How to Choose the Right Needle for 3D Bioprinting

Updated: May 14

The 3D bioprinting technology is a unique platform that can promote the development of pre-designed volumetric objects, with a spatially defined distribution of embedded cells, enzymes and biomolecules, for diverse applications. Organ transplantation and accurate tissue models are factors that drive the development of organ and tissue bioprinting. Because fully functional organs are so complex, it is essential to figure out which is the best combination of parameters that allow different types of bioprinting [1,2].

Choosing the right needle is very important for the accuracy of bioprinting. The geometry and length of the needle determine the shear stress and duration of the printing process, influencing the cell viability. Some studies have discussed this topic in recent years, and researchers are seeking to understand the relation to the applied pressure and printing needle geometry with the viability and physiology of different cells. Depending on the pressure and the needle’s diameter, cell viability can vary from as low as 40%, to near 90% [1,2].

Cell viability can be increased as the needle diameter also increases since a larger diameter requires less bioprinting pressure. Also, larger diameters provide greater speed in the printing process. Inversely, a smaller diameter requires more pressure and decreases the bioprinting speed but can promote a higher resolution at the end of the process. [3].

There are two main types of needles, cylindrical and tapered, and their geometries significantly impact their performance. Tapered needles have larger diameters at their entrance and a small diameter at their exit, resulting in a greater flow rate than cylindrical needles. Thus, tapered needles can facilitate dispensing highly viscous materials, for example. Controlling the flow rate is important as it affects the pore size and porosity of the bioprinted construct [4, 5].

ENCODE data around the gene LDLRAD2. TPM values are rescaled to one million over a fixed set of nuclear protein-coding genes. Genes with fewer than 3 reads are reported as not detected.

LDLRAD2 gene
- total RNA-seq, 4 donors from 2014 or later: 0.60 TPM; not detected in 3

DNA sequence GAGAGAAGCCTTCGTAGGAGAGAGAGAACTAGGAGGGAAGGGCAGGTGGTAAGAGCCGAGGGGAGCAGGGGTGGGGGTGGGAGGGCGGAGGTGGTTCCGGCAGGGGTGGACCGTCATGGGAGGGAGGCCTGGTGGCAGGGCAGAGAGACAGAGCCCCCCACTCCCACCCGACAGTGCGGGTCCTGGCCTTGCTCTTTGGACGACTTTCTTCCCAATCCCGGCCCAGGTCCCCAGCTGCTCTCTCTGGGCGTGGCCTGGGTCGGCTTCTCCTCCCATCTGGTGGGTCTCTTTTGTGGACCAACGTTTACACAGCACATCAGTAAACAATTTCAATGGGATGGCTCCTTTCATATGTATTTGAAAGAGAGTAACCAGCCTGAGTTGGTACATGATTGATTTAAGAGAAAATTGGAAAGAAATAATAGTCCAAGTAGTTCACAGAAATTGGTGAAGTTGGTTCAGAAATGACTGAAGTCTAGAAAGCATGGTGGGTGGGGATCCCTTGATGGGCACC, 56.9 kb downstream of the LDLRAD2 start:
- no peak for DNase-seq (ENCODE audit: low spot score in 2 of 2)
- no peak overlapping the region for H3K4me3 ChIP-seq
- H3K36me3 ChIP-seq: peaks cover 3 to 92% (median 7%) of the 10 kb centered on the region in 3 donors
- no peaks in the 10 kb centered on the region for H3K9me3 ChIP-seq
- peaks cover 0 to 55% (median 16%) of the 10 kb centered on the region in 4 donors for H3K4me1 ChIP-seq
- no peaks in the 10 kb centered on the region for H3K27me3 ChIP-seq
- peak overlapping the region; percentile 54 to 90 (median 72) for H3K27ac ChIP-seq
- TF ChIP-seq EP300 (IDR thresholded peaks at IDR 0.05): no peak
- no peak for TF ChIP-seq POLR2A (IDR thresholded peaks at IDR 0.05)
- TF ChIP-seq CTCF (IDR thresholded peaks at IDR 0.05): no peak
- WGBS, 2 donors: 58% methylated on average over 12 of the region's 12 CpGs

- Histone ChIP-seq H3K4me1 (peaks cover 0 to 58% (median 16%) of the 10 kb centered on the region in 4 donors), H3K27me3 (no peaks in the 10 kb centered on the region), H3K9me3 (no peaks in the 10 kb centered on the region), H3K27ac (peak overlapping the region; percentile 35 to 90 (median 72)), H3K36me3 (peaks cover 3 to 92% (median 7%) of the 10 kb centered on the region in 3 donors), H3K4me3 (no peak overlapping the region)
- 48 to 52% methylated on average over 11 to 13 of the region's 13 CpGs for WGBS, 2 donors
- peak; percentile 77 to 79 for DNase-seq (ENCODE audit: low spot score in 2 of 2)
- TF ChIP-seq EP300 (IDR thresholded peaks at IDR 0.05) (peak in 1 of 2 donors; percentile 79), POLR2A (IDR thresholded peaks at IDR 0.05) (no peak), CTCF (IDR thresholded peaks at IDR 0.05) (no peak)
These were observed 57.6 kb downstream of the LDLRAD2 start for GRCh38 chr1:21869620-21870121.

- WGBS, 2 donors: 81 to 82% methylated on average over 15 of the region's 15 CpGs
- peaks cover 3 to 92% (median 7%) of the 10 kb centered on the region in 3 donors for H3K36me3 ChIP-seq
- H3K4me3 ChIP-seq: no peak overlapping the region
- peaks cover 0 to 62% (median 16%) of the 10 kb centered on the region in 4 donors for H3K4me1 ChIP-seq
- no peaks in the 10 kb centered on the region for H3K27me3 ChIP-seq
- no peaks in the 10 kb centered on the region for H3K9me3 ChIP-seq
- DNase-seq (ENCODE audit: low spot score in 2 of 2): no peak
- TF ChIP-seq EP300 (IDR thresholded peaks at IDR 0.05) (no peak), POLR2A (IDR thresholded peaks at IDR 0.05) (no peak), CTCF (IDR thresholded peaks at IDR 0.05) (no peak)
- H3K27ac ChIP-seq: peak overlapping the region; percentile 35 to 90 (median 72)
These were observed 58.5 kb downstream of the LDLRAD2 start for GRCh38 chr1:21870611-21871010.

The composition of a needle is also an influential factor in the printing process. It can be metal-based or plastic-based. Metallic needles are required in situations that need very high temperatures and present useful properties, such as high electrical and thermal conductivity [6].

Figure 1: Stainless steel blunt needles from TissueLabs.

In addition to the needle’s diameter, profile, and material, the length can also influence bioprinting and must be taken into account when choosing your needle. Needle length has a significant effect on the printing process’s total pressure; longer needles require more pressure applied so that the material can travel its entire length, consequently resulting in higher cell stress and lower cell viability [7].


1. Gu, Z., Fu, J., Lin, H. & He, Y. Development of 3D bioprinting: From printing methods to biomedical applications. Asian J. Pharm. Sci. 15, 529–557 (2020).

2. Emmermacher, J. et al. Engineering considerations on extrusion-based bioprinting: interactions of material behavior, mechanical forces and cells in the printing needle. Biofabrication 12, 025022 (2020).

3. Chang, R., Nam, J. & Sun, W. Effects of Dispensing Pressure and Nozzle Diameter on Cell Survival from Solid Freeform Fabrication–Based Direct Cell Writing. Tissue Eng. Part A 14, 41–48 (2008).

4. Li, M., Tian, X., Schreyer, D. J. & Chen, X. Effect of needle geometry on flow rate and cell damage in the dispensing-based biofabrication process. Biotechnol. Prog. 27, 1777–1784 (2011).

5. Vozzi, G., Previti, A., De Rossi, D. & Ahluwalia, A. Microsyringe-based deposition of two-dimensional and three-dimensional polymer scaffolds with a well-defined geometry for application to tissue engineering. Tissue Eng. 8, 1089–1098 (2002).

6. Neumann, T. V. & Dickey, M. D. Liquid metal direct write and 3D printing: A review. Adv. Mater. Technol. 2000070 (2020).

7. Reid, J. A. et al. Accessible bioprinting: adaptation of a low-cost 3D-printer for precise cell placement and stem cell differentiation. Biofabrication 8, 025017 (2016).

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